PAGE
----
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Heart Murmurs in Dogs and Cats

What is a heart murmur? A heart murmur is an abnormal noise in your pet’s heart heard with a stethoscope.  The noise is a swishing sound in the midst of the normal lub-dub of the heartbeat.  It is often unnerving for people to learn that their pet may have heart disease.  The primary care veterinarian will typically refer the patient to a cardiologist upon suspicion of heart disease for a few reasons.  As with people, pets with cardiac disease show greatly improved quality of life and longevity when treated early on by both a primary care veterinarian and a veterinary cardiologist. Secondly, most veterinarians convey to families the risk of performing procedures requiring sedation or anesthesia on patients who have cardiac abnormalities.

Importance of Accurate Diagnosis. Most heart murmurs indicate underlying cardiac disease. There are many types of heart disease in pets.  Some are acquired (occurring later in life), and some are congenital (present at birth).  Although pets don’t typically have coronary artery disease like people do, they can have many other types of heart disease.  Examples of these include conditions such as arrhythmias; abnormalities in the heart valves, chambers or vessels; or changes in the ability for the heart muscle to serve adequately as a pump.

Tragically, many pets seem fine until they develop severe heart disease and end up in a crisis situation.  Finding a heart murmur gives you an opportunity to determine the exact problem and allows you to take action early in the course of the disease.  Too often, pets end up in heart failure and the emergency room when early diagnosis and treatment could have resulted in longer, healthier lives.  A cardiology evaluation when the abnormal sounds are first heard provides the best care and possible outcome for your pet.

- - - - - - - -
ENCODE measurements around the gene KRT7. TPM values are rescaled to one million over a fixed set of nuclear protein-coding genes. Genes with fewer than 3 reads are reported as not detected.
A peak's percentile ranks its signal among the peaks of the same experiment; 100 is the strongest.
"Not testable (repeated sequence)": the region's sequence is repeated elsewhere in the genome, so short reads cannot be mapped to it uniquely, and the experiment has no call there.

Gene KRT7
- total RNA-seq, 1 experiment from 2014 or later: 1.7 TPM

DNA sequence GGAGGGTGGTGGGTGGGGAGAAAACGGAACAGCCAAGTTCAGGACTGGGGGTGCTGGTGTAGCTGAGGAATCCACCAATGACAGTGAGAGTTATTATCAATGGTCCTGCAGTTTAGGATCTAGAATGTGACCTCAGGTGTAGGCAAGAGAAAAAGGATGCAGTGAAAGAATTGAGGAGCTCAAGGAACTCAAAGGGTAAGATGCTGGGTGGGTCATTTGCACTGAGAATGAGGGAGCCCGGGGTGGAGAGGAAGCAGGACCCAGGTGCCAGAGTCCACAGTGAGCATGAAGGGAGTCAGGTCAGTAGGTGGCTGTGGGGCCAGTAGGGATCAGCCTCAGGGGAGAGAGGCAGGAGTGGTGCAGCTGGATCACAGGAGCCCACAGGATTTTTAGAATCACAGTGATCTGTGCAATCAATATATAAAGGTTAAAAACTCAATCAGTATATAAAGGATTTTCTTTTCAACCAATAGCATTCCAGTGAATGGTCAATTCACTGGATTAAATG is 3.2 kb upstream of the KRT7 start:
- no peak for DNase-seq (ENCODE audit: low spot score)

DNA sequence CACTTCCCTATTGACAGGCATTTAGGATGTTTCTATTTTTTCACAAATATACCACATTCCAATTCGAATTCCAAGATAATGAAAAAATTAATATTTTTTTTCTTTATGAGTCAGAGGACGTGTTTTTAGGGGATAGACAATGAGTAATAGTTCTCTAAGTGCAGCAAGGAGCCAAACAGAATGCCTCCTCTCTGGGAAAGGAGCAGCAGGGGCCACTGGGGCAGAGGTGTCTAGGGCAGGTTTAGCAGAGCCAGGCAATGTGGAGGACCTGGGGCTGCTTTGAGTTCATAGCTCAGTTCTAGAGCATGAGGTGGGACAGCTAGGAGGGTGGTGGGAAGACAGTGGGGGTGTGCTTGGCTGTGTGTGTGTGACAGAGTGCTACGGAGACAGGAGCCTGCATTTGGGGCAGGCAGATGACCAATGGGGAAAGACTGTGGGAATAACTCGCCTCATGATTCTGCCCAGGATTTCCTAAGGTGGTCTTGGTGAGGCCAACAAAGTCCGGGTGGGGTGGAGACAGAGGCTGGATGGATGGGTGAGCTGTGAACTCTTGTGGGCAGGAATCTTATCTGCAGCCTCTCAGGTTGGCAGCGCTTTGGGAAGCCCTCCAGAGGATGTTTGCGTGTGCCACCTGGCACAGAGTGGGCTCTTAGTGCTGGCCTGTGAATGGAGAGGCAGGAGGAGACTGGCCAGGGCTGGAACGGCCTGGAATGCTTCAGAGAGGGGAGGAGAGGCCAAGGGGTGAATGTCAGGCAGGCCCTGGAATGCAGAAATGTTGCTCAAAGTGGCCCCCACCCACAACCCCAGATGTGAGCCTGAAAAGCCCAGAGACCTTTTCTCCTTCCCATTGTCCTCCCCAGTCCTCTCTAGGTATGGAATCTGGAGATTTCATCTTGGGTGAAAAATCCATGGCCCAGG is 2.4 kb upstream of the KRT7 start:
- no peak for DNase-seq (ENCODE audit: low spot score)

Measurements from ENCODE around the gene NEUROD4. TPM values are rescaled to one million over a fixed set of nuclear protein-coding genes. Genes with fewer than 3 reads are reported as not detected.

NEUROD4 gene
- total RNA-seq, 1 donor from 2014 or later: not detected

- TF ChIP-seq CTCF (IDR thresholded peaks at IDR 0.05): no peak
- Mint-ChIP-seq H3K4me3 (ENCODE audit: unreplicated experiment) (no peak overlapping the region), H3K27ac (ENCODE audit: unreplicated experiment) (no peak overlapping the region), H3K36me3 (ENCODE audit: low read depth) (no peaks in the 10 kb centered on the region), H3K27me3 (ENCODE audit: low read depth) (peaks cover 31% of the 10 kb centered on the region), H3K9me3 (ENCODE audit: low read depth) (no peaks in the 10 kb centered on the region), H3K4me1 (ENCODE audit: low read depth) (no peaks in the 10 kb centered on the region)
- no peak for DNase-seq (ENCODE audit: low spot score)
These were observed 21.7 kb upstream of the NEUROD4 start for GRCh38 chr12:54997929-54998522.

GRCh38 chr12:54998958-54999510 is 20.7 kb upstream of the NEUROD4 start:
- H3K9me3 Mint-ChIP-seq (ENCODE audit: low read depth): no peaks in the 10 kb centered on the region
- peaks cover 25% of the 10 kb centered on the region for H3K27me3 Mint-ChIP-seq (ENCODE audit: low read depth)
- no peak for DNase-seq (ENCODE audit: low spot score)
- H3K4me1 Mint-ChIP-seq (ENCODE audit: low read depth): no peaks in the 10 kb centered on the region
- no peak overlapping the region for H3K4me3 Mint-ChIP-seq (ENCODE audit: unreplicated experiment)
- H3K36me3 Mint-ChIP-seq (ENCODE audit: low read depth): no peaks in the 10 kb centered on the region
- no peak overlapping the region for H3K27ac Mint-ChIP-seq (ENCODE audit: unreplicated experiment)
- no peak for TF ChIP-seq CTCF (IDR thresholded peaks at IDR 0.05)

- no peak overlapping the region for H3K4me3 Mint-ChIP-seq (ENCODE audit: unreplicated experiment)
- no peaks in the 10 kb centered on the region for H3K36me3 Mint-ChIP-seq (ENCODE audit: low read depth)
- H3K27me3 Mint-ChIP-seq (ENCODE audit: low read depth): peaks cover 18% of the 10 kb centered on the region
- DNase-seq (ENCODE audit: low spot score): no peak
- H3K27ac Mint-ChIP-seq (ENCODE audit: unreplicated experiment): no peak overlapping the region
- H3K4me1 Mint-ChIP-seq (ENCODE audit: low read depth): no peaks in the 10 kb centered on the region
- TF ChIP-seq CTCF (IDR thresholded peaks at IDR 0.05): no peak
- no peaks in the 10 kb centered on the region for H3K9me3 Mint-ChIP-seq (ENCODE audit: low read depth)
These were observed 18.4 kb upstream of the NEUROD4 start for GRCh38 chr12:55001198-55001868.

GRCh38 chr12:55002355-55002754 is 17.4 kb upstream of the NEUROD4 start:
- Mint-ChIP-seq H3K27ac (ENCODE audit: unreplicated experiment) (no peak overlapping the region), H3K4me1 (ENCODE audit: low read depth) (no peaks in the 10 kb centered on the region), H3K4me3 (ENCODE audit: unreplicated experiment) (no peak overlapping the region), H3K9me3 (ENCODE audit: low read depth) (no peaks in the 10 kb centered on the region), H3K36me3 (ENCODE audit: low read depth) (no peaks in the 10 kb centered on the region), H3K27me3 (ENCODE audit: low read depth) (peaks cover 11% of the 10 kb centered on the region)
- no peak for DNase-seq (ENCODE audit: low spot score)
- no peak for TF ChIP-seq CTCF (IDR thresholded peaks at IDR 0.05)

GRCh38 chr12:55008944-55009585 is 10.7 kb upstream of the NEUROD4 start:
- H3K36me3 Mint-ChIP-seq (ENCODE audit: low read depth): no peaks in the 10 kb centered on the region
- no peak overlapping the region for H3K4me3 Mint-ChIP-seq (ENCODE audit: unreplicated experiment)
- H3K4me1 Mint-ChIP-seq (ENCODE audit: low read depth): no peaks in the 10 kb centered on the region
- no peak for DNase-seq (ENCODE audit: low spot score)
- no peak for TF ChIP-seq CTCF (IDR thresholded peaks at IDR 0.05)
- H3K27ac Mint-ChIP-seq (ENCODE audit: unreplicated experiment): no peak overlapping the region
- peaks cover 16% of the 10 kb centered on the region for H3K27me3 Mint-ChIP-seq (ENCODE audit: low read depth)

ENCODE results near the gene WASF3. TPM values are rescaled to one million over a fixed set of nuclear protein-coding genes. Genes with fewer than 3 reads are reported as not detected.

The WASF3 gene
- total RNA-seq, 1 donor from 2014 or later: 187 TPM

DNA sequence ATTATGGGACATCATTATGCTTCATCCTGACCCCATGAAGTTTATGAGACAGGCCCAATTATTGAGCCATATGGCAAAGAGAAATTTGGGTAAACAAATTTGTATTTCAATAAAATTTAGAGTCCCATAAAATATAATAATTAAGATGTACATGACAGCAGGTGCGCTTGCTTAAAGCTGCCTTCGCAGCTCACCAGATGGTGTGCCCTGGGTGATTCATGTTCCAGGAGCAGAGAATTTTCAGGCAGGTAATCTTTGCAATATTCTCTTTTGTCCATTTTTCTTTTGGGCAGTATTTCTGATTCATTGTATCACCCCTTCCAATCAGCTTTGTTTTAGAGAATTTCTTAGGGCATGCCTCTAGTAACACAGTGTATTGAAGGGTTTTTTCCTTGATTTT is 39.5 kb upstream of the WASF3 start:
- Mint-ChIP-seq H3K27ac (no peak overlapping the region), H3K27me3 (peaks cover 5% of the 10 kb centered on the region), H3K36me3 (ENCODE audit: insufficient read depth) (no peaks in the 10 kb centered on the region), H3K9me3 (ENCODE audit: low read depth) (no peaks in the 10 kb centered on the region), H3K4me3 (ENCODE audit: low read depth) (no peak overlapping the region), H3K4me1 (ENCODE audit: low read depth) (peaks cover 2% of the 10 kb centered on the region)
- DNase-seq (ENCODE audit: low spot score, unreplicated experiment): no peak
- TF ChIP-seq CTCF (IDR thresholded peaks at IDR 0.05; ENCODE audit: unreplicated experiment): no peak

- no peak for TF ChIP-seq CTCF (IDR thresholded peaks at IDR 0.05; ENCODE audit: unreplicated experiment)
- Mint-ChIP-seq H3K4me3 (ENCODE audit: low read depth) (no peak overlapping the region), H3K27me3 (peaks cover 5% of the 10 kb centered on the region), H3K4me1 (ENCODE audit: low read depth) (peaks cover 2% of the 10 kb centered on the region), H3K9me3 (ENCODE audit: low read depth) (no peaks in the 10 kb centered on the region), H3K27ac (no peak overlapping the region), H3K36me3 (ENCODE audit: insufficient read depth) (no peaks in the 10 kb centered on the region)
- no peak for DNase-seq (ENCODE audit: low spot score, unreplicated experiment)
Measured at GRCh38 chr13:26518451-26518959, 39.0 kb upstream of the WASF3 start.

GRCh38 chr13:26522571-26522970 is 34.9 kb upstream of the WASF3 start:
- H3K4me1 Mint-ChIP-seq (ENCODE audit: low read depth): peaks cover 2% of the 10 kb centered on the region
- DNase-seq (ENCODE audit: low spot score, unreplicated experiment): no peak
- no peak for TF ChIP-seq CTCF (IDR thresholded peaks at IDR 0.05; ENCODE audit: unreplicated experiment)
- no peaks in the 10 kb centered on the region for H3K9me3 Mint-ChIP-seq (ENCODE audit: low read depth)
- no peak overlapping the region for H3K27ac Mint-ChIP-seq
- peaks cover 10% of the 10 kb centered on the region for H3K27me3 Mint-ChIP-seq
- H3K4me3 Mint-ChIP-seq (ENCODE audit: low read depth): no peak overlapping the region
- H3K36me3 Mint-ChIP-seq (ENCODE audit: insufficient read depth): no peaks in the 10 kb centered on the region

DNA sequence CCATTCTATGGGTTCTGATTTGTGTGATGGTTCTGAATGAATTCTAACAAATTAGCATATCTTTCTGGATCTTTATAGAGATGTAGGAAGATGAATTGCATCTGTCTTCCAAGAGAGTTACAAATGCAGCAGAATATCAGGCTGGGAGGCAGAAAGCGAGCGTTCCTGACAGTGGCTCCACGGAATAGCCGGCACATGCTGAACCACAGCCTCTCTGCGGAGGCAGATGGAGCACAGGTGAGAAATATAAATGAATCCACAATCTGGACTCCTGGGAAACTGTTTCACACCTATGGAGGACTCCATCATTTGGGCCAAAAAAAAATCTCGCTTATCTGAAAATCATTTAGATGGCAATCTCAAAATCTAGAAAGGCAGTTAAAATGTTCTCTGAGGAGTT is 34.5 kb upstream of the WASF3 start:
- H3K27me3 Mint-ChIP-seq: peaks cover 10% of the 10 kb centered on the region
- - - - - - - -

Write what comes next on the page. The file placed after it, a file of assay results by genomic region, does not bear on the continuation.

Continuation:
How do we find out what’s wrong? The gold standard to assess heart disease is an evaluation and echocardiogram (ultrasound of the heart) performed by a veterinary cardiologist or resident.  Veterinary cardiologists have four years of training beyond veterinary college and have passed a series of exams to become board-certified.  Having an echocardiogram performed and interpreted by a board-certified cardiologist or resident allows for noninvasive, immediate means of diagnosing your pet’s condition by an expert who can determine the best treatment.  Once the condition is properly diagnosed, treatment can begin.

How is heart disease treated? The vast majority of veterinary cardiac patients are treated on an outpatient basis with medication. Most pets tolerate this remarkably well with minimal to no side effects.  Cardiologists utilize medications as well as nutritional support in their treatment of heart disease.  Treatment plans are individually tailored to the pet, with the goal of enhancing the pet’s quality of life and longevity. With a team of doctors and a loving family, most pets live healthy, happy lives even with heart disease.

By Chesapeake Veterinary Cardiology Associates



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